Ford sees more extensively equipped, upmarket lines taking the majority of Fiesta sales. Such models also, of course, earn the brand more money, so Ford wants to attract buyers up the range with ‘something for all.’ As a result, the ST-Line is pitched not as a step up from Titanium but an alternative, and priced the same.
ST-Line is aimed at customers that want a good selection of equipment but in a more sporty-looking package. So the car gets 17-inch alloy wheels with five twin spokes instead of the 16-inch 10-spoke versions of the Titanium. And these can be upgraded to 18-inch versions for £550.
Further exterior styling comes in the form of a large rear spoiler atop the tailgate and bespoke body styling, particularly the grille – Ford is using the mesh design to differentiate its various trims.
‘Sports tuned’ (in other words slightly stiffer) steering is included, as are some interior additions, but the cruise control, rain-sensing wipers and auto climate control of the Titanium is not part of the ST-Line specification. Neither are the various driver assistance aids such as traffic sign recognition, while any form of braking assistance and collision mitigation remains an option on both cars. Since our July test, however, the Fiesta has been crash-tested by Euro NCAP and gained a top five-star rating.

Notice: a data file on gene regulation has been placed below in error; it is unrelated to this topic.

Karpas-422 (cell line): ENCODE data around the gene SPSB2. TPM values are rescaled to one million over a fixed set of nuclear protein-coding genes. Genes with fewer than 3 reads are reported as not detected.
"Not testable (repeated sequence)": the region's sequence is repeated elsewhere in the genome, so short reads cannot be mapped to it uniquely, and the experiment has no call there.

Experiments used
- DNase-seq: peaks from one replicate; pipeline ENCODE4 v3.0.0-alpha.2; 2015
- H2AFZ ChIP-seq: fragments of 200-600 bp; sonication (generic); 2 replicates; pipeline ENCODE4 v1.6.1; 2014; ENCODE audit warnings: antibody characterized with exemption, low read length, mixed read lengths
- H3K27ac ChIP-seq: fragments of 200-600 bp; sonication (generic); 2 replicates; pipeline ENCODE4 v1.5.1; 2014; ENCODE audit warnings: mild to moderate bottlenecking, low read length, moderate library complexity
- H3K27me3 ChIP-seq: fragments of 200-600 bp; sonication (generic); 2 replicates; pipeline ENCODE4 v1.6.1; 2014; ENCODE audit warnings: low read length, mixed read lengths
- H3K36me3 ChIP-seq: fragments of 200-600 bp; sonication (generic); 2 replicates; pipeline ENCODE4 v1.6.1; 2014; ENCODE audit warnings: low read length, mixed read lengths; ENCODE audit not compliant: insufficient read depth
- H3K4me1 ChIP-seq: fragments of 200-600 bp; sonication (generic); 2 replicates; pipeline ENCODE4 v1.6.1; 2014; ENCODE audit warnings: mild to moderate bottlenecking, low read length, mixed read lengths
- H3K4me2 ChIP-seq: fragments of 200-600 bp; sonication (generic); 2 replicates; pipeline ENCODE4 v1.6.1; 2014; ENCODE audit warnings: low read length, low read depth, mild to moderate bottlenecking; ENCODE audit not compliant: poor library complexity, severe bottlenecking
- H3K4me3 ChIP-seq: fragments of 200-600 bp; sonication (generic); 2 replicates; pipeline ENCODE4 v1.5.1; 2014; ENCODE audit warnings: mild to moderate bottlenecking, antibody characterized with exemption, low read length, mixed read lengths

For those buyers who want the looks and all the equipment, many of the Titanium niceties the ST-Line loses are restored in the ‘ST-Line X’ model, costing an extra £400.
Then there is Vignale, the ‘ultimate luxury model’, offered on the Fiesta for the first time. Ford debuted the concept on the Mondeo in 2015, describing it as an ‘upscale product and ownership experience.’ The cars were intended to be the most luxurious of their range, their creators suggesting they were targeting the likes of Audi and BMW, and the ‘experience’ even extended to bespoke ‘Vignale Lounges’ in the flagship Ford dealers, where customers were supposed to be treated to more premium levels of service.